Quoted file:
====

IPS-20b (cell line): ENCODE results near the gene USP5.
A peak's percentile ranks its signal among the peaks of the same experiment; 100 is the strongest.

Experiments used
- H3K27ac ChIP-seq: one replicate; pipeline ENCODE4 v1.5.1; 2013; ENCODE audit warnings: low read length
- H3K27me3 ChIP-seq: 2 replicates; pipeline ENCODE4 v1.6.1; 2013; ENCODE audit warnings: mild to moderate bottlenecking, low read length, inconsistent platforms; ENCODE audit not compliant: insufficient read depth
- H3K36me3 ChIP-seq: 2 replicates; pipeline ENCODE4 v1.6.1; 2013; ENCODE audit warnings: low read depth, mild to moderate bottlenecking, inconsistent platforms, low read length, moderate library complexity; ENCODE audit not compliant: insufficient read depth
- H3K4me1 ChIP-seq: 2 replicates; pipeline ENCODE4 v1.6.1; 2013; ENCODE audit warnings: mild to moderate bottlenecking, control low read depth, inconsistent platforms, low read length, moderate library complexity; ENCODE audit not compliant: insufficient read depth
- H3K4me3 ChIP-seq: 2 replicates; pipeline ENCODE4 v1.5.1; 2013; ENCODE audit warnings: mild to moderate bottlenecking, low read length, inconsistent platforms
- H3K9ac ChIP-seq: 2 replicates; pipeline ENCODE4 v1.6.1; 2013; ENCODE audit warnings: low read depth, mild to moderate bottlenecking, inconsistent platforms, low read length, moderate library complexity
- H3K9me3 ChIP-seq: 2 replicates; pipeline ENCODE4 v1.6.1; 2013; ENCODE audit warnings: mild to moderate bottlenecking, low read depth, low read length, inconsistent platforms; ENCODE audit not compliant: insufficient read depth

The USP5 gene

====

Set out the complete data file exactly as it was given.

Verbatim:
IPS-20b (cell line): ENCODE results near the gene USP5.
A peak's percentile ranks its signal among the peaks of the same experiment; 100 is the strongest.

Experiments used
- H3K27ac ChIP-seq: one replicate; pipeline ENCODE4 v1.5.1; 2013; ENCODE audit warnings: low read length
- H3K27me3 ChIP-seq: 2 replicates; pipeline ENCODE4 v1.6.1; 2013; ENCODE audit warnings: mild to moderate bottlenecking, low read length, inconsistent platforms; ENCODE audit not compliant: insufficient read depth
- H3K36me3 ChIP-seq: 2 replicates; pipeline ENCODE4 v1.6.1; 2013; ENCODE audit warnings: low read depth, mild to moderate bottlenecking, inconsistent platforms, low read length, moderate library complexity; ENCODE audit not compliant: insufficient read depth
- H3K4me1 ChIP-seq: 2 replicates; pipeline ENCODE4 v1.6.1; 2013; ENCODE audit warnings: mild to moderate bottlenecking, control low read depth, inconsistent platforms, low read length, moderate library complexity; ENCODE audit not compliant: insufficient read depth
- H3K4me3 ChIP-seq: 2 replicates; pipeline ENCODE4 v1.5.1; 2013; ENCODE audit warnings: mild to moderate bottlenecking, low read length, inconsistent platforms
- H3K9ac ChIP-seq: 2 replicates; pipeline ENCODE4 v1.6.1; 2013; ENCODE audit warnings: low read depth, mild to moderate bottlenecking, inconsistent platforms, low read length, moderate library complexity
- H3K9me3 ChIP-seq: 2 replicates; pipeline ENCODE4 v1.6.1; 2013; ENCODE audit warnings: mild to moderate bottlenecking, low read depth, low read length, inconsistent platforms; ENCODE audit not compliant: insufficient read depth

The USP5 gene